Coolant in Crankcase - LC4

Discussion in 'Thumpers' started by BadTA, Mar 30, 2013.

  1. BadTA

    BadTA Adventurer

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    I have a 2004 KTM 625 SXC.

    I recently discovered coolant in my crankcase (~18oz). So, I replaced the water pump seal as I assumed it was either that (which seems common) or something bigger. After the seal replacement, I still have coolant in the crankcase.

    I admit, I may have bent the seal or something, but assuming I didn't, what else could I check before cylinder head or something major like that?

    Also, would it be worth it to just order an entire new water pump?

    Thanks!
    #1
  2. Droptarotter

    Droptarotter Long timer

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    Are you losing coolant now?

    If not, you might have to change the oil a couple of times to flush all the coolant/contaminated oil out of the engine.

    I would not bother ordering a new water pump, unless you want a spare sitting on the shelf........if you do order one, that would probably guarantee you would not need to use it!:D

    I would just replace any worn parts in the original. Did you have a good look at the shaft as the seal can wear a groove in the shaft?

    Other problems could be head gasket/cracked head.

    Cheers
    #2
  3. Seikkailu_R

    Seikkailu_R Been here awhile

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    Is coolant really on crankcase, or in clutch/transmission side?

    Is there any coolant on top of piston?
    #3
  4. chasbo

    chasbo Long timer

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    How many miles on engine? I would suspect the shaft has a groove worn in it as well.
    #4
  5. BadTA

    BadTA Adventurer

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    There is 90.6 hours (3800 miles) on the motor.

    I am sure I am losing coolant and I am certain of where it is going. After replacing the water pump seal, I drained and replaced the oil. Rode it for about 10-15 minutes let it sit overnight. When I drained the oil, that's when about 18oz. of coolant came out of the crankcase. It was pure coolant. Looked like it did when I first put it in the radiator.

    I have had the bike on dialysis for the past hour. Drain oil, Top off oil, run the bike for a few minutes, repeat. I have done this about 5 times and the oil still comes out milky. Also, for about 3 of the flushes, the radiators have been drained and removed.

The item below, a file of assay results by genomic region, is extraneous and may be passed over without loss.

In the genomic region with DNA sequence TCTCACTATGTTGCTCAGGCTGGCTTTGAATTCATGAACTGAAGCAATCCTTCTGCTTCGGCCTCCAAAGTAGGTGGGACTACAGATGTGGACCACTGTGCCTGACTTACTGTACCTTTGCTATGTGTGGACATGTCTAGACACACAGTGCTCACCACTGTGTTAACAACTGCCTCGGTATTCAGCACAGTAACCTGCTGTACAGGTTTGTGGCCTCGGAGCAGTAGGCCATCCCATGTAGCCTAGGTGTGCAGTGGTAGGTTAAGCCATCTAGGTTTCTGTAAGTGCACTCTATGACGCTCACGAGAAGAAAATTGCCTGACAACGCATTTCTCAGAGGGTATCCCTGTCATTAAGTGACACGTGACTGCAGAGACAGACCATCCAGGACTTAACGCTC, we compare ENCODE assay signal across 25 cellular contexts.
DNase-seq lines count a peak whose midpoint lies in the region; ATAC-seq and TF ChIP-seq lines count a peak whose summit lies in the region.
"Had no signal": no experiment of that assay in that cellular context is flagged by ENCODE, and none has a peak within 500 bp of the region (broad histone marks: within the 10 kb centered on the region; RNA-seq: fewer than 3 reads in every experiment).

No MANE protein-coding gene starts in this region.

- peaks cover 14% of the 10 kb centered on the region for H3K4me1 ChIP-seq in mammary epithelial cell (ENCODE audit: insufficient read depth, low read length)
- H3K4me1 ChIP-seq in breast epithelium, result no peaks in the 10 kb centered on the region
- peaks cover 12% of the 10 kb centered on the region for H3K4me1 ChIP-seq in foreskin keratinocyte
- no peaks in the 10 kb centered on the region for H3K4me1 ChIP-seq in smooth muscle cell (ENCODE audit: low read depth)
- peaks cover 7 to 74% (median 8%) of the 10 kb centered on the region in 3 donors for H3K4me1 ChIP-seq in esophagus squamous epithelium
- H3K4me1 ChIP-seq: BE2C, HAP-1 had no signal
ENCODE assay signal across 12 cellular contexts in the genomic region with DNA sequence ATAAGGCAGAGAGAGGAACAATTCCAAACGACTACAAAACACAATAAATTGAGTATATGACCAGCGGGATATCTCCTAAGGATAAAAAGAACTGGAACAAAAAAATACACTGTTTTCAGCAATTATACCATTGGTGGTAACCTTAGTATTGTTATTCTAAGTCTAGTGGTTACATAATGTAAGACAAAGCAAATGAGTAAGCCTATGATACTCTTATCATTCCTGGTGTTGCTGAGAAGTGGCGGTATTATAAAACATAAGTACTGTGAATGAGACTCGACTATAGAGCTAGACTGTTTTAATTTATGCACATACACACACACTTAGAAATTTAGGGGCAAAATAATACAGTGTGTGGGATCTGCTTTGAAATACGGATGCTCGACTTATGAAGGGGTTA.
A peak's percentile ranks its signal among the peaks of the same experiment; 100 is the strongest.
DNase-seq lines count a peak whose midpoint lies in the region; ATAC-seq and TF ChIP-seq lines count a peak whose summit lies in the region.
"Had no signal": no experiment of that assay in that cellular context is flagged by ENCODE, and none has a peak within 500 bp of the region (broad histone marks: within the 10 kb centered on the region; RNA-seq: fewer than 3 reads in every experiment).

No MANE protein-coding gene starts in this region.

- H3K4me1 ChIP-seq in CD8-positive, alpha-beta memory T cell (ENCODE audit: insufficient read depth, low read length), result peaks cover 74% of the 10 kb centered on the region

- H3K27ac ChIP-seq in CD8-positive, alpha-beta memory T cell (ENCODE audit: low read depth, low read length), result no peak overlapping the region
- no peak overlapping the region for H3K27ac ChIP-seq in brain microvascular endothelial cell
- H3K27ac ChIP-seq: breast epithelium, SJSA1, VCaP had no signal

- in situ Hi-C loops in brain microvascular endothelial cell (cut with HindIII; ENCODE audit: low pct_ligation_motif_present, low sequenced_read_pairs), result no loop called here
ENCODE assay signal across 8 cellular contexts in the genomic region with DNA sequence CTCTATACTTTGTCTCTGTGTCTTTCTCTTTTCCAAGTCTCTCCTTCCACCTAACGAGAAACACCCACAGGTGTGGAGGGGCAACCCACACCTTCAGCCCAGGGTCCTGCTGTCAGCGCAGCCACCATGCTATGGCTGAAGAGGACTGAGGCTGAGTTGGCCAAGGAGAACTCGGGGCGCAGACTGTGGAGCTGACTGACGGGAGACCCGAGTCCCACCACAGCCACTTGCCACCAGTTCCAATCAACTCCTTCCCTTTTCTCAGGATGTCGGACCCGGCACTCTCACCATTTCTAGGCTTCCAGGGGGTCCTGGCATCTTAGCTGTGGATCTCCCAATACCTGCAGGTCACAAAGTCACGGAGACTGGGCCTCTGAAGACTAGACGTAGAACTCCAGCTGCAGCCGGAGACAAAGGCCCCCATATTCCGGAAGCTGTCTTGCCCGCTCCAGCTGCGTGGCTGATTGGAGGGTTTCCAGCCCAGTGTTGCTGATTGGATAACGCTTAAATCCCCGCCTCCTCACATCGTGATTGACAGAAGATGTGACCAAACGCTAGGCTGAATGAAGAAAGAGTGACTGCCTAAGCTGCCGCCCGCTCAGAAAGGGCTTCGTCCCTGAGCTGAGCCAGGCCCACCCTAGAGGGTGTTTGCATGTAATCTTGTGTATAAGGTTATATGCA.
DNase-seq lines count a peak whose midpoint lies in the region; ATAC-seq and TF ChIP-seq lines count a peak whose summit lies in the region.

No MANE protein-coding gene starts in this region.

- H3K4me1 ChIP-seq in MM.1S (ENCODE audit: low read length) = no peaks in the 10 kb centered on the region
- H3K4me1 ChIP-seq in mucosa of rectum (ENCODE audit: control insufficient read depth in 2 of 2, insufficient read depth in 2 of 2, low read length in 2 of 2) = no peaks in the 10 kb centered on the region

I am worried that so much coolant came out. Honestly, I think I may have botched the pump seal replacement somehow. I have never had THAT much coolant in the oil.
    #5
  6. bmwktmbill

    bmwktmbill Traveler

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    Three possibilities if I am correct.

    Waterpump seal.
    Cracked head.
    Head gasket...but it goes you have coolant in the exhaust as well.

    So maybe only two possibilities?

    Do you have the facilities to do a leakdown test of sorts.

    If you pull the head it's fairly easy to test that.

    http://advrider.com/forums/showthread.php?t=723042&highlight=coolant

    If you end up pulling the head be sure to run the piston to BDC to check the bore for evidence of broken rings.


    bill
    #6
  7. BadTA

    BadTA Adventurer

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    Well, the bike is at the shop. I should know more by tomorrow.

    Thanks everyone for your help!
    #7
  8. BadTA

    BadTA Adventurer

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    UPDATE: There is definitely something bad going on.

    Good News: The water pump is no longer a problem.
    Bad News: Topping off the radiators and starting the bike (cold) with the radiator cap off produces a 2 foot fountain of coolant. :(

    A little bit more background:
    About a year ago, the decompression shaft came loose and did some major damage to the cylinder head. I replaced the cylinder head and the valve cover including all new valvetrain, cam shaft, etc. Mid way through the rebuild, I ended up moving to a new house and did my best to bag/label, box up all the parts. Once I went back to work on it, I noticed the steel washer for the upper timing gear was missin. I chalked it up to 'lost in the move'. Got the bike back together and went for a spin. During the ride the missing washer returned. It was in the crankcase and had worked its way into the lower part of the timing chain/gear and caused a lot of damage to surrounding components (including clutch, counterbalance, timing gear/chain, etc.).